Tuesday, June 16, 2015

Beware the CyberNats – they point to a very dark place.

“In extreme situations nationalism appears to neutralise that part of the mind which is able to fathom complex equations. Instead, action is motivated by a single Leninist principle: “Those who are not for us are against us”

Misha Glenny

Mr Glenny was writing about The Balkans where nationalism was the driver of that most bloody of wars as Yugoslavia collapsed into lethal chaos in the early 1990s. But his words will also ring a bell with observers of present-day Scotland where sufficient numbers have given up trying to fathom anything and have descended into crude nationalistic abuse of those who are not “for” them. I use the word “sufficient” advisedly – it is not the majority who are standing screaming abuse on these particular soapboxes but those who spew their bile especially on social media. The so-called “CyberNats”.

I am neither famous enough nor controversial enough to get much abuse on Twitter. Some of my 2600 followers often disagree with me, but politely! But if I make any mildly critical remark of the Scottish National Party or the fanaticism of some of their supporters then the Twitter feed becomes X-rated! All that is of little consequence – I block abusers (including one deeply unpleasant SNP Member of the Scottish Parliament!) and that is that. But what is of consequence is the distorting effect that the “Those who are not for us are against us” mind-set in Scotland has had on British politics. I was told in all seriousness that the Scottish Labour Party should have supported the “Yes” vote in the Independence Referendum and it was because they didn't that Scotland turned against Labour. I would like to address that view here.

On the night of Labour’s General Election defeat Ed Milliband said this:

...in Scotland we have seen a surge of nationalism overwhelm our party,"

He was right - that is exactly what happened. History tells us that nationalism can force out tyrants and replace dictatorships with democrats – or it can have the reverse effect. (In the Balkans it did both simultaneously depending where you were). In Scotland there were no tyrants to be deposed and no dictators to be sent packing. What there was was firstly a concern about the established British political order and its power and secondly a view that to secede from the Union was the solution. But the truth was that Scotland was not being governed by the people-oppressing English at all and arguably never had been since the Act of Union in 1707! (The Jacobites thought differently, but they were as much opposed by fellow Scots as by the English)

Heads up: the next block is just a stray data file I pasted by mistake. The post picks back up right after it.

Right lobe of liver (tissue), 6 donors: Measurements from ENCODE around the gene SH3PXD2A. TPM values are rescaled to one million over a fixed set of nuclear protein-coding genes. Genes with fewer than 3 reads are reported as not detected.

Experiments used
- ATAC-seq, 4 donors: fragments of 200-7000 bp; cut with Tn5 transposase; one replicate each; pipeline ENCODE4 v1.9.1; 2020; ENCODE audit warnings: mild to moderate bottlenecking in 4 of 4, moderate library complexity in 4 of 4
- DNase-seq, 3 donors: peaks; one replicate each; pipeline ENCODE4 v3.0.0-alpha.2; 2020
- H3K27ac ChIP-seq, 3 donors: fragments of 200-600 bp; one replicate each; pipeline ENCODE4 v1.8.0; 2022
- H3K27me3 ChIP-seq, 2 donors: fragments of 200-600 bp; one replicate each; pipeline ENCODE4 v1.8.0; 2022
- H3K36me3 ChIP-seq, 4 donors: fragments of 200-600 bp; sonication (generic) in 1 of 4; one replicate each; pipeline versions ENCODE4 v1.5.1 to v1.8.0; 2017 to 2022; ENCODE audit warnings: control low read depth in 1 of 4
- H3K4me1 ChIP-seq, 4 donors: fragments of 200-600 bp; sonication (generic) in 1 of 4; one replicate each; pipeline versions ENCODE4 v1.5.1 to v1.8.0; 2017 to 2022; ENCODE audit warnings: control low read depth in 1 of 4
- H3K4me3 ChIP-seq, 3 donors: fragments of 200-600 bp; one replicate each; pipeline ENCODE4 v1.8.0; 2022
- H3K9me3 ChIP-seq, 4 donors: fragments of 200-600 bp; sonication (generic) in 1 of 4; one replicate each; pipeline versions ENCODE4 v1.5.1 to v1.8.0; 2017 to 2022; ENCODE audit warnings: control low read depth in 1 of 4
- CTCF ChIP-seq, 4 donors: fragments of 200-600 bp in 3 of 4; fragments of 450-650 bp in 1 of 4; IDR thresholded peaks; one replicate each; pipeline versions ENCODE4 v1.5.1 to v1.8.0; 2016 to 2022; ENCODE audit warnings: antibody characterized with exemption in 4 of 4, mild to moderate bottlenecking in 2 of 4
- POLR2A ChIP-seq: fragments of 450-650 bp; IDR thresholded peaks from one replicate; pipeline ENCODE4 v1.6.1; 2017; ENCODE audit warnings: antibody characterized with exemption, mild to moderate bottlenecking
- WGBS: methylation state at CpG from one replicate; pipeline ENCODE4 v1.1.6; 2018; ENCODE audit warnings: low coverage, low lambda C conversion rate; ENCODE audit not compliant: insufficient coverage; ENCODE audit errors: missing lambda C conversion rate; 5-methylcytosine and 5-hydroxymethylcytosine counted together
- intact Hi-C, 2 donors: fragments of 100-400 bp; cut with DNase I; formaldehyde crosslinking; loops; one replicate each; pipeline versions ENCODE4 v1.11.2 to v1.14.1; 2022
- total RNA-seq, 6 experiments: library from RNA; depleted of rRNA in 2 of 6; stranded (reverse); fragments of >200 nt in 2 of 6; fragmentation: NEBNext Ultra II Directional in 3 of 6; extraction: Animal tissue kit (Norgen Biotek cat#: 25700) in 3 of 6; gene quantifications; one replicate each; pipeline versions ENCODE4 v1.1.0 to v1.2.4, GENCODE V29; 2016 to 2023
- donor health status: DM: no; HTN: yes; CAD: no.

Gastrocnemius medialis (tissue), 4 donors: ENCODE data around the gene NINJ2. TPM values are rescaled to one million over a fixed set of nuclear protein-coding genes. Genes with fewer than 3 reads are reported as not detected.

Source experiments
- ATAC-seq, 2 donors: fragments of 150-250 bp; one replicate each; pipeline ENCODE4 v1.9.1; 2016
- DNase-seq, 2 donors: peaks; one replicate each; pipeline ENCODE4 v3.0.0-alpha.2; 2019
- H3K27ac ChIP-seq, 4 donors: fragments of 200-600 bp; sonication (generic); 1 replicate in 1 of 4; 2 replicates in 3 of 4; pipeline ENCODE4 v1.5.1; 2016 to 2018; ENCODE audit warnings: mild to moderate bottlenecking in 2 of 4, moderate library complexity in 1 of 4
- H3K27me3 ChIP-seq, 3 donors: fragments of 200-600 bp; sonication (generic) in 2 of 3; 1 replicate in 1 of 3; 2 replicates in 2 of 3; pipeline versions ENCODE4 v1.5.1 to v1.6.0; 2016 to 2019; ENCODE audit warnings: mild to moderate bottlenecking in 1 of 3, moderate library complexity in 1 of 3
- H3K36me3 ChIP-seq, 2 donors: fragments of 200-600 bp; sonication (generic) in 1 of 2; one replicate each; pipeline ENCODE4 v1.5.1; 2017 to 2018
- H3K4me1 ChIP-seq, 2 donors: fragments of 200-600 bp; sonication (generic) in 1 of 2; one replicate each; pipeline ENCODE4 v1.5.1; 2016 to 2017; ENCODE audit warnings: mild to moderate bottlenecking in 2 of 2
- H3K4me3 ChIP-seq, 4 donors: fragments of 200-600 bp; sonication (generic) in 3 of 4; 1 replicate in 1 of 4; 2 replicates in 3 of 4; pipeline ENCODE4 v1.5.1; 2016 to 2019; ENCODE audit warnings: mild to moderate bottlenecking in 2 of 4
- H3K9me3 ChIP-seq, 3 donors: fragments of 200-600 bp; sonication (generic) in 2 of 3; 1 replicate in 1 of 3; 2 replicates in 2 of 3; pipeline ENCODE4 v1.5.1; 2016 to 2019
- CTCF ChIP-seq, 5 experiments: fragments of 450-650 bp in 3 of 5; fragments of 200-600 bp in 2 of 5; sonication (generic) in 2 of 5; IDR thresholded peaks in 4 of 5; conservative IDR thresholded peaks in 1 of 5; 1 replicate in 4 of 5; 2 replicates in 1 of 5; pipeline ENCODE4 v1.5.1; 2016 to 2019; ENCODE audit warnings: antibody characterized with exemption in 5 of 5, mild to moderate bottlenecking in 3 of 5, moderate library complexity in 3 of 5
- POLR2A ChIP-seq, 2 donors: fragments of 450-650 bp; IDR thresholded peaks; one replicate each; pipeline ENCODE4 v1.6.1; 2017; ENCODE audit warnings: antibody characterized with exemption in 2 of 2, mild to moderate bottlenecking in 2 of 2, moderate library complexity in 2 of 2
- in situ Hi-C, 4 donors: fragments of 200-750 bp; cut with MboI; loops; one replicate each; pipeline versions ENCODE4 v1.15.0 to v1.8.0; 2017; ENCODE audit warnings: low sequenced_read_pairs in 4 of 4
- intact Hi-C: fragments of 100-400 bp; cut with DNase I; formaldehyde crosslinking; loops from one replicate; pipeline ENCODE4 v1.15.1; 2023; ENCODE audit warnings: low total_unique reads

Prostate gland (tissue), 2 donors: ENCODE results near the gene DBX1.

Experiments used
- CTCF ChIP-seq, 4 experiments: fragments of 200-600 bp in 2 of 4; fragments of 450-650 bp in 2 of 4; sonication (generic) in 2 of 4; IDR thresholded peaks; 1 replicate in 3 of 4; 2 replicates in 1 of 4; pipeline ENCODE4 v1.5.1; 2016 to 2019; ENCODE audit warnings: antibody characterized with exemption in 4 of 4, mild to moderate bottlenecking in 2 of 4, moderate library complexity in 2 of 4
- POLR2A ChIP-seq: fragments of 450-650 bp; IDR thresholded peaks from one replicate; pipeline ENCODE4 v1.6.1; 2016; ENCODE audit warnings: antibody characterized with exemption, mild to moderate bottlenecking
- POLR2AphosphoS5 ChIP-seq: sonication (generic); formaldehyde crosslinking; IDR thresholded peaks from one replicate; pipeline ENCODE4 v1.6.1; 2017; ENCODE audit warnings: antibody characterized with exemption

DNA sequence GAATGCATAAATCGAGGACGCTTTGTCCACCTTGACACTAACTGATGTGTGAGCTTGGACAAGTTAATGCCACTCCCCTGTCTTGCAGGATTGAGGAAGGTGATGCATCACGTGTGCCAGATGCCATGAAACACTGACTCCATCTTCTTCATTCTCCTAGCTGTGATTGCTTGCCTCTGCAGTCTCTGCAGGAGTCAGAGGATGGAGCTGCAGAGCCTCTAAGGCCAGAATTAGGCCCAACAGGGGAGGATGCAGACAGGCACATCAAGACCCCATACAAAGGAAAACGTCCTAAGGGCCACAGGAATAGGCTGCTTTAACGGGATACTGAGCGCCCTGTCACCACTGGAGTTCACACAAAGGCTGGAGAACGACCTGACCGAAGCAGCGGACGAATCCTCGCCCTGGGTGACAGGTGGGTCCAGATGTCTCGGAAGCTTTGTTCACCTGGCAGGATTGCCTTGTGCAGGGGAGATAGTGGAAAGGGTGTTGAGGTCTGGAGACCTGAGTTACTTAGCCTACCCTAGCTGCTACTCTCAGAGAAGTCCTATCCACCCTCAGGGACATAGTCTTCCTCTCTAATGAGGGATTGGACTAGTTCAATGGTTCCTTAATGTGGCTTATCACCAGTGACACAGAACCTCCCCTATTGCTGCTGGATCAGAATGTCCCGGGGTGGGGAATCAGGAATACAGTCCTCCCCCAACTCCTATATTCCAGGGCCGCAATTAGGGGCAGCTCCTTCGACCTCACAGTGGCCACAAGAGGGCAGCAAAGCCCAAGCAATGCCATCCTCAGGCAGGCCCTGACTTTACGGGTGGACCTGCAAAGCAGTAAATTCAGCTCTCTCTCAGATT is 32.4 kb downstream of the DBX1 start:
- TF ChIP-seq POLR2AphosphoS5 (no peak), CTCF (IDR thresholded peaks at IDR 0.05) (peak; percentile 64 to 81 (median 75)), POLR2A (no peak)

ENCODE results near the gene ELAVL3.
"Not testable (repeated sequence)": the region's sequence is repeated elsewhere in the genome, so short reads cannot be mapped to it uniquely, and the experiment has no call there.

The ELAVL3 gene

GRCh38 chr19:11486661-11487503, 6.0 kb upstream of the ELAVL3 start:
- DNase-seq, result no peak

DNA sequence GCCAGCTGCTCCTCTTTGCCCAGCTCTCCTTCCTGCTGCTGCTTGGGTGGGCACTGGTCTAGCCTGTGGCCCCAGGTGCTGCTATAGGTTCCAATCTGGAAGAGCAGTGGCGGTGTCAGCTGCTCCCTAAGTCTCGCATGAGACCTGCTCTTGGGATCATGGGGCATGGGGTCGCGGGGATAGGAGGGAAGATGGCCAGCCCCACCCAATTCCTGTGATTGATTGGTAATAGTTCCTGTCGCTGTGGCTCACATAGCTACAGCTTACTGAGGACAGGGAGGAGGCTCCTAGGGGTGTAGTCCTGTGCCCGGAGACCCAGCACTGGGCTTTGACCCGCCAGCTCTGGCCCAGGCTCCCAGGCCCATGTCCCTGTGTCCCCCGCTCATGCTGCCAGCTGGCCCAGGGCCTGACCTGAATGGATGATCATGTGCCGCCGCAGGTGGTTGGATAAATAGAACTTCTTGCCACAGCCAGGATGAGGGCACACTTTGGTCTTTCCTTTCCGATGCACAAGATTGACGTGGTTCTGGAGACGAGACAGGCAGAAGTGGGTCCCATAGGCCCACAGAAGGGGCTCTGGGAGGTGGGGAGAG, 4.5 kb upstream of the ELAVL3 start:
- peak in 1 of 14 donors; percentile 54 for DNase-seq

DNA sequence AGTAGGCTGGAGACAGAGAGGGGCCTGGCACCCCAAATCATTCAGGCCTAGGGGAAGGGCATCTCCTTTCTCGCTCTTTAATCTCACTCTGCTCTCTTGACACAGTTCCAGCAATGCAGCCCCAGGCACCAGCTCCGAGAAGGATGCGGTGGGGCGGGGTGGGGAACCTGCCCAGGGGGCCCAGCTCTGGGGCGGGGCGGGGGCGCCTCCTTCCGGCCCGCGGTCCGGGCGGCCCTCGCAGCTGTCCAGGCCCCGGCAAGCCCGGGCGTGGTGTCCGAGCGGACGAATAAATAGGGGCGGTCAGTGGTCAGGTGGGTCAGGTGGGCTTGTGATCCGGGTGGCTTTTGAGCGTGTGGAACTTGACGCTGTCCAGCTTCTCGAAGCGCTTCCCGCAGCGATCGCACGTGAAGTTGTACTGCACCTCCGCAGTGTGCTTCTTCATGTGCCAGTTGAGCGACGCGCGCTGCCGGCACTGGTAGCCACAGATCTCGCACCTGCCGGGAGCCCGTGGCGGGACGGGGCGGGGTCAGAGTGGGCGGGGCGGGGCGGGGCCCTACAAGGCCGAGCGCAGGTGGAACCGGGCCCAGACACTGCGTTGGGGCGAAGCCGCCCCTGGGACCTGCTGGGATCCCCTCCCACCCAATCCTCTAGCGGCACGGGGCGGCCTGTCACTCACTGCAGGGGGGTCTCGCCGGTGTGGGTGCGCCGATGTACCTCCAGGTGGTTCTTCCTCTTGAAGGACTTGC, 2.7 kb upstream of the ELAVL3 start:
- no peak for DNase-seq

The rebellion of 2015 North of the Border was a mass protest by half of those who voted and the electoral system meant that this 50% got a wholly disproportionate 95% of the seats. This was the “surge of nationalism” Milliband referred to. The momentum towards secession, briefly halted by the referendum defeat, was given a possibly unstoppable push.

The minds that were and are able to “fathom complex equations” want nothing to do with Scottish independence and the break-up of the United Kingdom. To be proud to be British (I am) is in no way incompatible with a pride in being Scottish (which I would be, if I was!). My Britishness incorporates the heartfelt conviction that Scotland is an indissoluble part of it. Having lived in Scotland permanently for three years, owned a house there for twenty and visited the country frequently I relate to it as being part of me. The idea that I would be visiting a foreign country if Scotland became independent is deeply repellent.

So let me say to the CyberNats who occasionally abuse me (including that MSP!) you have fallen into the trap of flaying your arms in a random way and catching innocent people in your trauma. You don't have to be Scottish to love Scotland and you don't have to be a Nationalist to protect your country. The modern world encourages breakaway as the last resort to combat evil or repression – but by no stretch of the imagination can that be said to apply to Scotland. After 300 years of Britishness which has been a great success story - and in which the Scots fully played their part - please don't go into denial because a new paradigm (a Federal Britain for example) is too difficult to fathom. Better Together!   


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